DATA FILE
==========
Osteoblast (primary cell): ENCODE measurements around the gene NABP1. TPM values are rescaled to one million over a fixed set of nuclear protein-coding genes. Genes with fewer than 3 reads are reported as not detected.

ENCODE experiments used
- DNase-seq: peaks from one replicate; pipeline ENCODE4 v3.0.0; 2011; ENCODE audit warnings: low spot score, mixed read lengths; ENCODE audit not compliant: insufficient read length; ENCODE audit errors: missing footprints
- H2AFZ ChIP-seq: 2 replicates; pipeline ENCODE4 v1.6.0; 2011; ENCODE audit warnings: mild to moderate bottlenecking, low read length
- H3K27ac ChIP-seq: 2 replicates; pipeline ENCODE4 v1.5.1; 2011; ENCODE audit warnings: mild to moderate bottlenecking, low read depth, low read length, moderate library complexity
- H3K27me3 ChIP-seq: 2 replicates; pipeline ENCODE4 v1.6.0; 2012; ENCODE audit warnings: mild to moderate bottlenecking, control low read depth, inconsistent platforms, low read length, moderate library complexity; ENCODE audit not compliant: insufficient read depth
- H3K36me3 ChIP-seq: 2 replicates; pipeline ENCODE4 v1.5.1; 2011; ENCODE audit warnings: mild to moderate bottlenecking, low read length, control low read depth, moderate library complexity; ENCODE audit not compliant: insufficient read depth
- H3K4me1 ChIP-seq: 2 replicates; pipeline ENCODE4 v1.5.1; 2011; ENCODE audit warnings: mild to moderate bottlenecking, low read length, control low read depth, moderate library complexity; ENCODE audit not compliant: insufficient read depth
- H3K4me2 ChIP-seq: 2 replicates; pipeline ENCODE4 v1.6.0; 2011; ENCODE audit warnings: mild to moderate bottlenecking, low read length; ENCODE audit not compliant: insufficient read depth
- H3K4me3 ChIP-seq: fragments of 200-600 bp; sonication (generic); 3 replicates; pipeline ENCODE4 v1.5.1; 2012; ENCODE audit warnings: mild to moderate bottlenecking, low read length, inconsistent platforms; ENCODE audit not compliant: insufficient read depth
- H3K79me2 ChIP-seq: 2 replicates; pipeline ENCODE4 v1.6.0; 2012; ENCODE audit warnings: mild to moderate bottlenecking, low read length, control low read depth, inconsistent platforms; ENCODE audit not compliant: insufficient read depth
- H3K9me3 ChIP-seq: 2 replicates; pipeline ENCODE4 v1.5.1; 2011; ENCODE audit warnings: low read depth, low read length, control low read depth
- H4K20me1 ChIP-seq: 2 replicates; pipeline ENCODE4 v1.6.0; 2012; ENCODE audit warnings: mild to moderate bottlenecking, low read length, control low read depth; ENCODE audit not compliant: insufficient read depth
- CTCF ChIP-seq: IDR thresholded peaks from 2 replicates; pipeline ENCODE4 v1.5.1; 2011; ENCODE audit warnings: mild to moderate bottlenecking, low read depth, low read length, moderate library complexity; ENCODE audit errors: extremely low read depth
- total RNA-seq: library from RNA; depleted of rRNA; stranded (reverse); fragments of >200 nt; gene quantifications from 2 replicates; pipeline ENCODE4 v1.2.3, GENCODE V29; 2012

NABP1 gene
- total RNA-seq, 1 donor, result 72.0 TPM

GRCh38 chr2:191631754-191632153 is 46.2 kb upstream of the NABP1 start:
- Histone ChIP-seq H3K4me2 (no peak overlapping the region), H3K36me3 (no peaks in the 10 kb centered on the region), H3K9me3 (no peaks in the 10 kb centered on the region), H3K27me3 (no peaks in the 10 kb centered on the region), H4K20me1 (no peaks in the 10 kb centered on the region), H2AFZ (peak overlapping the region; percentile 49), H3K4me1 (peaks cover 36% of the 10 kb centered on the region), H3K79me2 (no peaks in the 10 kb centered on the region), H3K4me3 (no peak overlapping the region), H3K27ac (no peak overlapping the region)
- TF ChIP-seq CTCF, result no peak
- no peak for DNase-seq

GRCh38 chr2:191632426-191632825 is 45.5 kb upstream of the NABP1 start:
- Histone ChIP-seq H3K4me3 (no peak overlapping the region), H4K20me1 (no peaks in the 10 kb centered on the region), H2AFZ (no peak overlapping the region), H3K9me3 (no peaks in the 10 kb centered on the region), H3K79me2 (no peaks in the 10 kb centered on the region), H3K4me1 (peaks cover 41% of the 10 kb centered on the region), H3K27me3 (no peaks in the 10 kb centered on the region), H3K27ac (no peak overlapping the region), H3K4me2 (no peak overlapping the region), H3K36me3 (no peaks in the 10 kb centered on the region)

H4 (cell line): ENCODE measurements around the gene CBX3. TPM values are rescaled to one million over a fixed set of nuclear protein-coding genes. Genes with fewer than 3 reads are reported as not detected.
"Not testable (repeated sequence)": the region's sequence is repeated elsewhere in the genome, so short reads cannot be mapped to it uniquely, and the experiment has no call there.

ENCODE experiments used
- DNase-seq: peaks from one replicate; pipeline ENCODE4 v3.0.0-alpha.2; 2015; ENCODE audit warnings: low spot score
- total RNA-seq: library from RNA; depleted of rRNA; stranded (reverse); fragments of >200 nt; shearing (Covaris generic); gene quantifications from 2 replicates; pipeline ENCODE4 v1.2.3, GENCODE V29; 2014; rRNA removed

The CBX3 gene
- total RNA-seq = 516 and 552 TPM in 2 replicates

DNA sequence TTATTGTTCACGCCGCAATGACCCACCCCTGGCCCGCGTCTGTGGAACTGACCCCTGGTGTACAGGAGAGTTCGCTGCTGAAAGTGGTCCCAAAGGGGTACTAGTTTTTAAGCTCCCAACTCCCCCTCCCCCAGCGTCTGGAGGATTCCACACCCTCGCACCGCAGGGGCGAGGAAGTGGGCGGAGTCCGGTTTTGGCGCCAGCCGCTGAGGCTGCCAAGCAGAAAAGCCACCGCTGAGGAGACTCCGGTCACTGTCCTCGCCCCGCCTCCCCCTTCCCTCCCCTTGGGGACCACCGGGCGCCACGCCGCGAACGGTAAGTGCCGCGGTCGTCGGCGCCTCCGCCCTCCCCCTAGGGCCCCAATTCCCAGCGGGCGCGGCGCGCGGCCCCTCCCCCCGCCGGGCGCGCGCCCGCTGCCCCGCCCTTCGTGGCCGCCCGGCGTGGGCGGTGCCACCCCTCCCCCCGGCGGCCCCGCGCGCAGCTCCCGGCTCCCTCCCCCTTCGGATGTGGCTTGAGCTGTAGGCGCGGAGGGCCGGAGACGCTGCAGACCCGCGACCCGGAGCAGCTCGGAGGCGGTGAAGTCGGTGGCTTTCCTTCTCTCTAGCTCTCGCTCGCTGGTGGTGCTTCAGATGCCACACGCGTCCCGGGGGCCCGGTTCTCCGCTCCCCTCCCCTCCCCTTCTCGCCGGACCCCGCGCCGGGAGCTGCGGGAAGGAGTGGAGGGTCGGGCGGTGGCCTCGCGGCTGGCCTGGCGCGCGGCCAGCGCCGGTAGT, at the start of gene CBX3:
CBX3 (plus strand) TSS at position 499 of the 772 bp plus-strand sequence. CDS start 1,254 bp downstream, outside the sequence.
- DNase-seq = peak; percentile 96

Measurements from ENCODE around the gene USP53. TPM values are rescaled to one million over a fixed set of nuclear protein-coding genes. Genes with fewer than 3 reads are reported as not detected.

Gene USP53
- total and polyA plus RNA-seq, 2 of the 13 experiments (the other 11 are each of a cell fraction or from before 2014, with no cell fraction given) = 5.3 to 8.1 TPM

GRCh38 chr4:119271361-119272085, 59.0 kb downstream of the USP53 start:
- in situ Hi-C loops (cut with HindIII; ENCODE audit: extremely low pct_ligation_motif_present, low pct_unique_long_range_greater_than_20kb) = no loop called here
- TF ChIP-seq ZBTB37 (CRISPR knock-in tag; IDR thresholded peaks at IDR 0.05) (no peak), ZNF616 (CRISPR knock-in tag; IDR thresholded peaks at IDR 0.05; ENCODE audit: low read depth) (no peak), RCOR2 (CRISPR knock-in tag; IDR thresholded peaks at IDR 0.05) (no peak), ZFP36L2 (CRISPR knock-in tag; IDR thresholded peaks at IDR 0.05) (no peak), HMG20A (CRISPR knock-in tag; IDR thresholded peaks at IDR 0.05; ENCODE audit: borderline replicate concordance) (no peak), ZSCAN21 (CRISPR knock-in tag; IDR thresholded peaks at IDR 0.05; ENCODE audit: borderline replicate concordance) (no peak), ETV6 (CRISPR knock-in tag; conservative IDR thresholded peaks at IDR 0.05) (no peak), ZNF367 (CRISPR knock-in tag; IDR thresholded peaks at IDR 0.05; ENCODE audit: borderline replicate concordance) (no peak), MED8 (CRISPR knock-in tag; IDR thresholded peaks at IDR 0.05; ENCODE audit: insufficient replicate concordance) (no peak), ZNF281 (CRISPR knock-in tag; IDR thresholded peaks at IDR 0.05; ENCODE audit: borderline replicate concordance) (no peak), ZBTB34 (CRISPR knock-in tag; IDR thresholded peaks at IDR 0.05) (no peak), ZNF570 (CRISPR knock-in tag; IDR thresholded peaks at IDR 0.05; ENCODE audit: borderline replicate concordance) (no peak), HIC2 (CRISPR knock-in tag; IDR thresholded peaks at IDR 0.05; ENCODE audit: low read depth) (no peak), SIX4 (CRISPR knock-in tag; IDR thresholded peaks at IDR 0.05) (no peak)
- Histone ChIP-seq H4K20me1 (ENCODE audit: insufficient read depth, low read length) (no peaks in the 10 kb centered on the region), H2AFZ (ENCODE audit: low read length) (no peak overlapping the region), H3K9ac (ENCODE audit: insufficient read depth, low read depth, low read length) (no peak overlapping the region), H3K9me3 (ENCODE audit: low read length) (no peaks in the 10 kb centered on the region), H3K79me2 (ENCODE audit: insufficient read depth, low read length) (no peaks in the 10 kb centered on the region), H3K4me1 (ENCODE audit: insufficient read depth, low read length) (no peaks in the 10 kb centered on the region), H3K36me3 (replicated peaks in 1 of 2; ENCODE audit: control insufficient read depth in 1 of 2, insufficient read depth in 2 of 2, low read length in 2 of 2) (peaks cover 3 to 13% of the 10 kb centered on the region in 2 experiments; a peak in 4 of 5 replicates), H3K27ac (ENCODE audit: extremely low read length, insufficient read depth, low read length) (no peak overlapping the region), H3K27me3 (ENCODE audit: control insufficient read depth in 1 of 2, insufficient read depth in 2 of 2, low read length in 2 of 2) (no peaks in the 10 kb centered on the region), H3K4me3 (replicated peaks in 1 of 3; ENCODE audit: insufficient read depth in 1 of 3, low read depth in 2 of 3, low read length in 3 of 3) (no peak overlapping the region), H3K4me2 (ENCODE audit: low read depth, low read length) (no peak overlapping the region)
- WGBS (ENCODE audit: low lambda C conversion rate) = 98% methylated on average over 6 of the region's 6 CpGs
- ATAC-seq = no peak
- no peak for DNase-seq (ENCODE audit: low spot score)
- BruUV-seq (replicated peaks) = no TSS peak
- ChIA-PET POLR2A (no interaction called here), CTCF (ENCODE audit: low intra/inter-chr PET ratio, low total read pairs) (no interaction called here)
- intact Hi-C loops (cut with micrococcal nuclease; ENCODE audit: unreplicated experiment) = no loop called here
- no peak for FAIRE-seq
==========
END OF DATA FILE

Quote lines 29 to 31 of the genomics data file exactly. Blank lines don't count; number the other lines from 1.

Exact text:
The CBX3 gene
- total RNA-seq = 516 and 552 TPM in 2 replicates

DNA sequence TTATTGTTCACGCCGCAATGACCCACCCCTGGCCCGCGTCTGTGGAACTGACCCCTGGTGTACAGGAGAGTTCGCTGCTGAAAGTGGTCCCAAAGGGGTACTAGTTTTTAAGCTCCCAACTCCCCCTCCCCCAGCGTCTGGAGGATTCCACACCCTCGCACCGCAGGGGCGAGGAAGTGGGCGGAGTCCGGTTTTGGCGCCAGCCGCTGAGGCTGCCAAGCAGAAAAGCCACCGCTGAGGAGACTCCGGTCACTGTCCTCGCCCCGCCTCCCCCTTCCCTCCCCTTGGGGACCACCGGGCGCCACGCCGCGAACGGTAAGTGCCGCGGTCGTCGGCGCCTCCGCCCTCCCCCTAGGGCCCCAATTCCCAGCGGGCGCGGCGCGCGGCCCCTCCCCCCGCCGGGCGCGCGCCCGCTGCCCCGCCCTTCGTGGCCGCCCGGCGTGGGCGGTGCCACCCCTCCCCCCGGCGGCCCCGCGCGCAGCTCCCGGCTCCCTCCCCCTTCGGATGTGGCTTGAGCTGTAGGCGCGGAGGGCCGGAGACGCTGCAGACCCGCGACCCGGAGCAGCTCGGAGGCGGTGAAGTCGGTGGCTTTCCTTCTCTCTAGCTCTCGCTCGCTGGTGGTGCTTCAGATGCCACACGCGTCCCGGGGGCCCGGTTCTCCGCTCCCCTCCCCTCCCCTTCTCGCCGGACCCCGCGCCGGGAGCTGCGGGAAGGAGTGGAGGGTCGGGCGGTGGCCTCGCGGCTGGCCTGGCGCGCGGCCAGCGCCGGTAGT, at the start of gene CBX3: